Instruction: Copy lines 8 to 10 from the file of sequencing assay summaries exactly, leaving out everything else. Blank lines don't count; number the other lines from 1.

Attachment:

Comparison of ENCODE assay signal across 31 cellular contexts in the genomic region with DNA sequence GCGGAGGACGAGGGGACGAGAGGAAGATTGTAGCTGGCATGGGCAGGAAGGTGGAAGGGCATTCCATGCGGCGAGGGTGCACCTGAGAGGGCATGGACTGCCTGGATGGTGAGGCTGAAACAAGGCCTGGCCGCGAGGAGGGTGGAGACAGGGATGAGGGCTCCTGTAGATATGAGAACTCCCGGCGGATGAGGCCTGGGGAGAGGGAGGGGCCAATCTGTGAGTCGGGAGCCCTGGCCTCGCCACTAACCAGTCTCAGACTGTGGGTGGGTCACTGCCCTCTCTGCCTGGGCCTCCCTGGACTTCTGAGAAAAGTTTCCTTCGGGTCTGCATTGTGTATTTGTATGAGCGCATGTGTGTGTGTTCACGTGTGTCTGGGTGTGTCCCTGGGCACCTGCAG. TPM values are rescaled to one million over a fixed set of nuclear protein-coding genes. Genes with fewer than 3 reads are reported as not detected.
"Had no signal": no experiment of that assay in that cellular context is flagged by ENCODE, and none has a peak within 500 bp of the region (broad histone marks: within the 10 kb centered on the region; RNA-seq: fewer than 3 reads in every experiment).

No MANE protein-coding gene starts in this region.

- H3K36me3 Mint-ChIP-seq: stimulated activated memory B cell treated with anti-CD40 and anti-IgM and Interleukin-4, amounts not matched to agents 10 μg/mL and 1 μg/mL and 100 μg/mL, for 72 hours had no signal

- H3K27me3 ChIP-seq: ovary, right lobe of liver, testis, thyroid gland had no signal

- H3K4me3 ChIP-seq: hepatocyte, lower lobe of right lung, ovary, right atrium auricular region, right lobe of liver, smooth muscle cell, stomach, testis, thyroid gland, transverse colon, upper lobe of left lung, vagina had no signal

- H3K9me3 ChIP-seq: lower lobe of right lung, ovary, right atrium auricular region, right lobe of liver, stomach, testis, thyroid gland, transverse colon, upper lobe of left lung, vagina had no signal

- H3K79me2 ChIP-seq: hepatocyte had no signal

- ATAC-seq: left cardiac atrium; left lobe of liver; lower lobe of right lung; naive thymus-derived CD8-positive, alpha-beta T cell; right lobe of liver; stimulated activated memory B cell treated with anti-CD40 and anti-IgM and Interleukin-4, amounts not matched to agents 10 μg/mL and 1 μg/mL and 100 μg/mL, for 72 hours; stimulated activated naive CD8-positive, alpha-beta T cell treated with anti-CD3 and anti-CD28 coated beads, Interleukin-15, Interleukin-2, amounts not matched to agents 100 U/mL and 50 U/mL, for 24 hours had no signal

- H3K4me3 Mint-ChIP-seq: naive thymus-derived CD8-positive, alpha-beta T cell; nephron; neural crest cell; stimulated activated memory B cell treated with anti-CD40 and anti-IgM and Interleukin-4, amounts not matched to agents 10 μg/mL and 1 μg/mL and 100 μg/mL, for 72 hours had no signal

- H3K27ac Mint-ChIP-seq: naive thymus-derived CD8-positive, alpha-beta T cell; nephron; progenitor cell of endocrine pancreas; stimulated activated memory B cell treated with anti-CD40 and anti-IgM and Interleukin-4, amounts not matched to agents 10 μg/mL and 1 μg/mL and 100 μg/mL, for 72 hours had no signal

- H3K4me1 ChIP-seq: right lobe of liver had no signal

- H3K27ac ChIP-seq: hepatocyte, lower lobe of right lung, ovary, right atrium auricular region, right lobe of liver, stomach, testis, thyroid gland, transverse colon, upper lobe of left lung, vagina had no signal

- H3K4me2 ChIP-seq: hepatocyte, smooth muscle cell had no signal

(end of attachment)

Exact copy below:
- H3K79me2 ChIP-seq: hepatocyte had no signal

- ATAC-seq: left cardiac atrium; left lobe of liver; lower lobe of right lung; naive thymus-derived CD8-positive, alpha-beta T cell; right lobe of liver; stimulated activated memory B cell treated with anti-CD40 and anti-IgM and Interleukin-4, amounts not matched to agents 10 μg/mL and 1 μg/mL and 100 μg/mL, for 72 hours; stimulated activated naive CD8-positive, alpha-beta T cell treated with anti-CD3 and anti-CD28 coated beads, Interleukin-15, Interleukin-2, amounts not matched to agents 100 U/mL and 50 U/mL, for 24 hours had no signal

- H3K4me3 Mint-ChIP-seq: naive thymus-derived CD8-positive, alpha-beta T cell; nephron; neural crest cell; stimulated activated memory B cell treated with anti-CD40 and anti-IgM and Interleukin-4, amounts not matched to agents 10 μg/mL and 1 μg/mL and 100 μg/mL, for 72 hours had no signal